Collegium Helveticum Semper-Sternwarte Zürich

Schmelzbergstrasse 25, 08092 Zürich Map
Wed-Sat 2-6 pm

ETH Zurich’s old Swiss National Observatory (Semper Observatory)

The observatory building has strong ties to mathematician and astronomer Rudolf Wolf (1816–1893), who accepted a professorship at the newly founded Zurich Polytechnic in 1855, and professor of architecture and Head of the Zurich Polytechnic’s school of construction Gottfried Semper (1803–1879). In parallel to the construction of the polytechnic between 1859 and 1864, Wolf had an observatory built according to Semper’s designs. The Swiss government bore the costs of construction and the canton of Zurich provided a plot of land for the observatory located in the former Oberstrass municipality (which was incorporated into the city of Zurich in 1893). The observatory’s dome was built by the company Escher Wyss according to the designs and specifications of Wolf and Franz Reuleaux (1829–1905), a German professor of mechanical engineering. After three years of construction, the observatory opened its doors in 1864, eventually housing both the Swiss astronomical and meteorological institutes on the second floor until 1881.

Under the leadership of its first director, Rudolf Wolf, the observatory became a long-standing, internationally renowned centre for the study of sunspots. Later, its astronomers went on to coordinate the observation of sunspots on an international level, and also devised the Zurich Sunspot Number. Throughout its history (1863–1980), the observatory was led by four different directors: Rudolf Wolf (1864–1893), Alfred Wolfer (1894–1926), William Otto Brunner (1926–1945) and Max Waldmeier (1945–1979).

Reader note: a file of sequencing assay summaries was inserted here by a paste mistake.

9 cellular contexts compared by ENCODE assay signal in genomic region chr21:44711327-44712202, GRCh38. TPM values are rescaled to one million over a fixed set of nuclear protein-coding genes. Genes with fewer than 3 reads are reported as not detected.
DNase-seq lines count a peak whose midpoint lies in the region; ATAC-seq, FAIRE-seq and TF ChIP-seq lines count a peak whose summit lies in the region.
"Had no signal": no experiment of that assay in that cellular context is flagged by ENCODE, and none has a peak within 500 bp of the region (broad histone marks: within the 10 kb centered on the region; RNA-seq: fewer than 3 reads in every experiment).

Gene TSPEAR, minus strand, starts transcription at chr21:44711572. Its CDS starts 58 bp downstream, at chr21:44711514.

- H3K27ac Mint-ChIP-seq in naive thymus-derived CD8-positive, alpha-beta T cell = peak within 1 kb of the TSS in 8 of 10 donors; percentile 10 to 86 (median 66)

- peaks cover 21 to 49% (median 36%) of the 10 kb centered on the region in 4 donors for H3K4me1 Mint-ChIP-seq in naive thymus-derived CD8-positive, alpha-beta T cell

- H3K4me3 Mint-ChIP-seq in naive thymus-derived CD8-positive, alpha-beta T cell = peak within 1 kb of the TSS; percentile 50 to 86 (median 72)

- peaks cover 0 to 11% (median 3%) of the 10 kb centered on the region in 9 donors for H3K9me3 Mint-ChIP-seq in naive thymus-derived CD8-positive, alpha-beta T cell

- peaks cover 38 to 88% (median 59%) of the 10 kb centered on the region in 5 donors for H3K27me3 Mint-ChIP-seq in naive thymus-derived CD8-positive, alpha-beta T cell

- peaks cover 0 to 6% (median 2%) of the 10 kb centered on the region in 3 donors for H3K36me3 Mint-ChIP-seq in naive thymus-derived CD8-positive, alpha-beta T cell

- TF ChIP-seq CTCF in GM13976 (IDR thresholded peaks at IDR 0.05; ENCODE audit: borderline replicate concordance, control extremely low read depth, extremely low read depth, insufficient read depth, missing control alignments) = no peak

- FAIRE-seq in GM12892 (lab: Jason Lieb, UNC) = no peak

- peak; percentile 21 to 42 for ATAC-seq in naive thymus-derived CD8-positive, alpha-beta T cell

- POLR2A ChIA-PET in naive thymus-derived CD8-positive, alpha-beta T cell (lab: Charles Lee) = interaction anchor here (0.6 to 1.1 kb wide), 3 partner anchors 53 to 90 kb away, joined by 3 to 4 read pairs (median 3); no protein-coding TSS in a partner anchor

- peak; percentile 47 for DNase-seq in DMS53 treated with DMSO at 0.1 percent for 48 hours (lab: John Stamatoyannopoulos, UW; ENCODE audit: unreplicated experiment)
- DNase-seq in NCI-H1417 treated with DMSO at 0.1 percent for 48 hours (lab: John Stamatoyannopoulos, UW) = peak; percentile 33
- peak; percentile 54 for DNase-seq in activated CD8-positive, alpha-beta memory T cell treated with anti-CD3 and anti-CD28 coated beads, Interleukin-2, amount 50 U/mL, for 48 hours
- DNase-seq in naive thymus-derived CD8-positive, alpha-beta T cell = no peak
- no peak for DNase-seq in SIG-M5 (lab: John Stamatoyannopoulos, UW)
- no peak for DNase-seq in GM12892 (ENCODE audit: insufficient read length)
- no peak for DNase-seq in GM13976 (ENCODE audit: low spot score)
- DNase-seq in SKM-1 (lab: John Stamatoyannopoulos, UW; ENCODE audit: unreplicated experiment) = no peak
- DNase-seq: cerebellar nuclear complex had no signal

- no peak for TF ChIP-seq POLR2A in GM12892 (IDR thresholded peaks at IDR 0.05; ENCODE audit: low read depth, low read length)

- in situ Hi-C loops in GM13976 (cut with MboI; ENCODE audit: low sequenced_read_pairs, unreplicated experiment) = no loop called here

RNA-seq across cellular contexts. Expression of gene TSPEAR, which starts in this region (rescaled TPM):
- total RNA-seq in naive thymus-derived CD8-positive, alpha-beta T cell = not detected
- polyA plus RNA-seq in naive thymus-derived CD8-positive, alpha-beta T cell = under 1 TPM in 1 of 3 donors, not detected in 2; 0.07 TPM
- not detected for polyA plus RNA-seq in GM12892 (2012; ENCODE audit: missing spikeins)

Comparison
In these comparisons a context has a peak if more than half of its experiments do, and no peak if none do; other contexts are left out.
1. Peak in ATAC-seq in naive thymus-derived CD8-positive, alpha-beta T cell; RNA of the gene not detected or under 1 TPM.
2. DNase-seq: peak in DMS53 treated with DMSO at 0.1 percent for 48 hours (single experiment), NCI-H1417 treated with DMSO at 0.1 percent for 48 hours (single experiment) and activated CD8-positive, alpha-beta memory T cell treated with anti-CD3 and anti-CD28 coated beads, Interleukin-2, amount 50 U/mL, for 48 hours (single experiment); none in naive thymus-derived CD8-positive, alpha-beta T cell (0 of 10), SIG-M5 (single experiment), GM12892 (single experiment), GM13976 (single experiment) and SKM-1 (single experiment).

Over the past 150 years or so, the observatory has undergone extensive renovation work.  The so-called Kleine Observatorium (‘Little Observatory’) was built around the edge of the observatory’s observation deck between 1910 and 1911. The solar observation tower followed in 1950–51, while the area to the north between the observatory and the canton pharmacy was redeveloped between 1989 and 1993.

During the planning phase of construction for the canton hospital in 1928, restrictions on the height of surrounding buildings were lifted. Over the years, the erection of new hospital buildings therefore severely affected the use of astronomical instruments positioned at ground level. Further serious disruption to the observatory’s work arose due to the new district heating plant (1933), the extension of the Zurich Institute of Chemistry (1937) and, from 1945, the new canton hospital – the present-day University Hospital of Zurich. Further development of the area surrounding the observatory (the construction of the canton’s gynaecological hospital, 1970–1979) – and the subsequent increase in emissions – soon threatened the building’s location on Schmelzbergstrasse, leading it to close its doors on 1st April 1980. After that, the premises went on to house the Department of Microtechnological Wood Research.

Following a cantonal government decision in 1981, the list of national monuments under conservation was extended to include the city of Zurich, thus bringing the observatory under government protection as a listed building. At the same time, the observatory was recognised as a building of national importance. Following extensive restoration work (1995–1997), the observatory has been home to the Collegium Helveticum since 1997.